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Breathing Issues and Multiple Sclerosis


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Respiration problems from multiple sclerosis

Note: If breathing problems occur suddenly, see a healthcare provider immediately or go to the emergency room. Signs of respiratory distress requiring immediate attention include increased breathing rate, grunting when exhaling, nose flaring, sweating, wheezing, chest retractions (chest appears to sink in with each breath), leaning forward while sitting to help take deeper breaths, or bluish color around the mouth, on the inside of the lips, or on the fingernails.

Respiration — or breathing — is primarily under the control of the autonomic or “automatic” nervous system. This is the part of the central nervous system that controls vital functions such as heartbeat and respiration without conscious thought. It is unusual for multiple sclerosis to affect the autonomic nervous system. For this reason, it’s uncommon for breathing problems to occur in MS as a direct result of loss of autonomic control.

In MS, the most common cause of respiratory problems is loss of muscle strength and endurance. Just as a person can experience muscle weakness in the arms or legs, weakness can occur in the muscles of the chest and abdomen that are involved in breathing. And like weakness in other parts of the body, weakness of the muscles related to proper breathing and lung function can begin to occur early in the disease course and gradually worsen over time. People with weakened breathing muscles have to work harder to inhale and exhale. This extra effort can be quite tiring, particularly for people who already experience a significant amount of MS fatigue.

Respiratory problems can also interfere with speech. It can be much more difficult and tiring for people to carry on a conversation or speak loudly enough to be heard. A speech/language pathologist can recommend exercises and tools to enhance speech and communication. Learn more about MS-related speech symptoms.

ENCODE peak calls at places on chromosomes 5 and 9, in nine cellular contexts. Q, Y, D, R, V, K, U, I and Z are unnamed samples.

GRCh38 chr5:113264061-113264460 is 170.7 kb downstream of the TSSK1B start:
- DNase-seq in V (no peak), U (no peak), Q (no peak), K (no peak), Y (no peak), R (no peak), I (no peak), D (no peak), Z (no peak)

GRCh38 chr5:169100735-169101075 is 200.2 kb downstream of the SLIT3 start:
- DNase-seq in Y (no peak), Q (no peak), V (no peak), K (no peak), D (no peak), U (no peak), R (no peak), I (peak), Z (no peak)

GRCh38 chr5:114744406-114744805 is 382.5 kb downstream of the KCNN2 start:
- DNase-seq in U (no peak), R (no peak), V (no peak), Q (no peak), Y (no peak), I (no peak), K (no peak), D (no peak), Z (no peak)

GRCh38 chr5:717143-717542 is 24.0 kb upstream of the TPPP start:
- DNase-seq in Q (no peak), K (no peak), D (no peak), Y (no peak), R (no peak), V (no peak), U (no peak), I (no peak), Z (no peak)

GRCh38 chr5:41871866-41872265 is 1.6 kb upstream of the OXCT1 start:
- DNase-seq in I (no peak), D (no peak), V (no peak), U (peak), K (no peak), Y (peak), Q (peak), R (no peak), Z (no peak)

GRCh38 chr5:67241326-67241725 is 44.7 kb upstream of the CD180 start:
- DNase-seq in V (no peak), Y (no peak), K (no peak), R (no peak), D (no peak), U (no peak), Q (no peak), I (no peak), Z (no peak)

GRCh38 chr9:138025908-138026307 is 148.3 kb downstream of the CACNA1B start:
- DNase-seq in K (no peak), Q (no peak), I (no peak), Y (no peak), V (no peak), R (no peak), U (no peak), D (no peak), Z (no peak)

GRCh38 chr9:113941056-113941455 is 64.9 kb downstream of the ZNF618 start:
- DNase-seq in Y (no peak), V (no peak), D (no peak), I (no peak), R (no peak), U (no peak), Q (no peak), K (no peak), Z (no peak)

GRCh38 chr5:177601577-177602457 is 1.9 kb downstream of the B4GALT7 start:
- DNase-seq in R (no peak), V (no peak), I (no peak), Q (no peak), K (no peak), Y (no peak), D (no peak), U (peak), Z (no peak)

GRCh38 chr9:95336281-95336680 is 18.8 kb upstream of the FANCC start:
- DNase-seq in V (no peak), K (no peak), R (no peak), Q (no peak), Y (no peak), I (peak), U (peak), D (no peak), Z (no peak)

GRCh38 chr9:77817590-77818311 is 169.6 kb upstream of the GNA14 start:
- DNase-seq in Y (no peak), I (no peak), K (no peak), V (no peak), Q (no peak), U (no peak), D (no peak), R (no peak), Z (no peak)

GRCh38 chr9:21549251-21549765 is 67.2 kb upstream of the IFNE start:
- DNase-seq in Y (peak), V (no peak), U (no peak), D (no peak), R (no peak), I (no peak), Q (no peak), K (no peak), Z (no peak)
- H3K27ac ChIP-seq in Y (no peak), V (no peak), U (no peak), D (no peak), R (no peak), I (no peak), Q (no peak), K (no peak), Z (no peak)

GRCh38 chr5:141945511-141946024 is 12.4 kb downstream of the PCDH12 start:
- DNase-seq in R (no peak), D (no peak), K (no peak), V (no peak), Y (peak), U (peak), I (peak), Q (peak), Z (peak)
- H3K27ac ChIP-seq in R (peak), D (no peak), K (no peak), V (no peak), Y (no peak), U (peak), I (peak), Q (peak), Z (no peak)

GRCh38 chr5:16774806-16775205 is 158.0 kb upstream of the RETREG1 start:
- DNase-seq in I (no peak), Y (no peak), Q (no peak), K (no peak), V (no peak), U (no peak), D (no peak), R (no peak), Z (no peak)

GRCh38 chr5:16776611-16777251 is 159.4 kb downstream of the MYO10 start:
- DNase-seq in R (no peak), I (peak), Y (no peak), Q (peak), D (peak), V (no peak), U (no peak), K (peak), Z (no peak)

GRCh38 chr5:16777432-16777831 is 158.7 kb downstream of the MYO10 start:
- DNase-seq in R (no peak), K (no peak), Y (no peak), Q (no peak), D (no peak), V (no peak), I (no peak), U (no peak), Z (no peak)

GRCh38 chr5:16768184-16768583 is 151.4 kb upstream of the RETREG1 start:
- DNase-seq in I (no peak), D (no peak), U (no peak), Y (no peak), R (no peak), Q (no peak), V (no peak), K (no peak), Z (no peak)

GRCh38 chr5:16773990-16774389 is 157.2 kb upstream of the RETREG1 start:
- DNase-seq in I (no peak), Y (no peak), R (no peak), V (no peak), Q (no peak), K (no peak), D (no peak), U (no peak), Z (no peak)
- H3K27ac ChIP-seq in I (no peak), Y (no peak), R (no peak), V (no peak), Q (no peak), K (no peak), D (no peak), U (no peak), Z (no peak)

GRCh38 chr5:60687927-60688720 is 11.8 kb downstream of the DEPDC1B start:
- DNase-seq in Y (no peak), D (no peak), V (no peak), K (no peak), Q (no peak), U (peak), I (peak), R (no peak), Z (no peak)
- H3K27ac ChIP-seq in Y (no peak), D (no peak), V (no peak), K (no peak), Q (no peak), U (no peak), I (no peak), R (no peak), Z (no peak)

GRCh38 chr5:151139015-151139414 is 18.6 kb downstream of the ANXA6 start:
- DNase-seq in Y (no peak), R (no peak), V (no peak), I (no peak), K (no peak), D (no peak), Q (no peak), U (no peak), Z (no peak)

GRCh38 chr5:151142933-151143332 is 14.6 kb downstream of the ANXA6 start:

Does MS cause shortness of breath?

No. Shortness of breath is not usually a direct symptom of MS. If you are experiencing shortness of breath, go to the emergency room.

Breathing problems that occur with MS present differently than what you might call shortness of breath. People with MS experience a tightening of the chest called an MS hug (dysesthesia). Read more about the symptoms of an MS hug and how to manage it in Momentum Magazine.

Other causes of breathing problems

Some medications, such as anti-anxiety medication (benzodiazepines such as Xanax and Ativan), muscle relaxants and opioid analgesics, can depress breathing. The use of these medications should be carefully monitored in anyone with a history of respiratory distress or swallowing problems. Typically, these medications should not be used in combination with one another as this greatly increases the risk of respiratory depression potentially leading to serious harm and even death.

Breathing problems can also occur as a result of aspiration pneumonia. This results from the inability to clear secretions from the nose and throat or from swallowing difficulties that result in inhalation of food particles into the lungs. If you begin to experience swallowing problems and/or choking while eating or drinking, get evaluated by a speech/language pathologist. In addition to exercises and other forms of therapy to improve your ability to swallow, the therapist may also recommend dietary changes and postural changes while eating to minimize these issues. Sometimes a feeding tube is necessary to avoid continued risk of aspiration pneumonia.

Treatment for MS breathing problems

Evaluations of breathing problems are most often done by a healthcare provider with special training in this area. If your respiratory function becomes affected, a therapy program including breathing exercises may be recommended to strengthen the muscles that support your lungs and breathing.

Everyone living with MS can benefit from adding breathing exercises into their regular wellness routine. Once you have consulted with your healthcare provider on what exercise program might be best for you, consider viewing our Breathing Tips for MS video for guided breathing exercises.

Breathing assistance devices

Some studies have determined that respiratory muscle training may help strengthen breathing muscles, improve respiratory function, clear airways, decrease fatigue and increase quality of life. This muscle training may include use of a device, such as a positive expiratory pressure (PEP) device or an acapella device (sometimes called a green pickle), to assist you in clearing your lungs and keeping airways open. Discuss the use of a device with your doctor and your rehabilitation care team.


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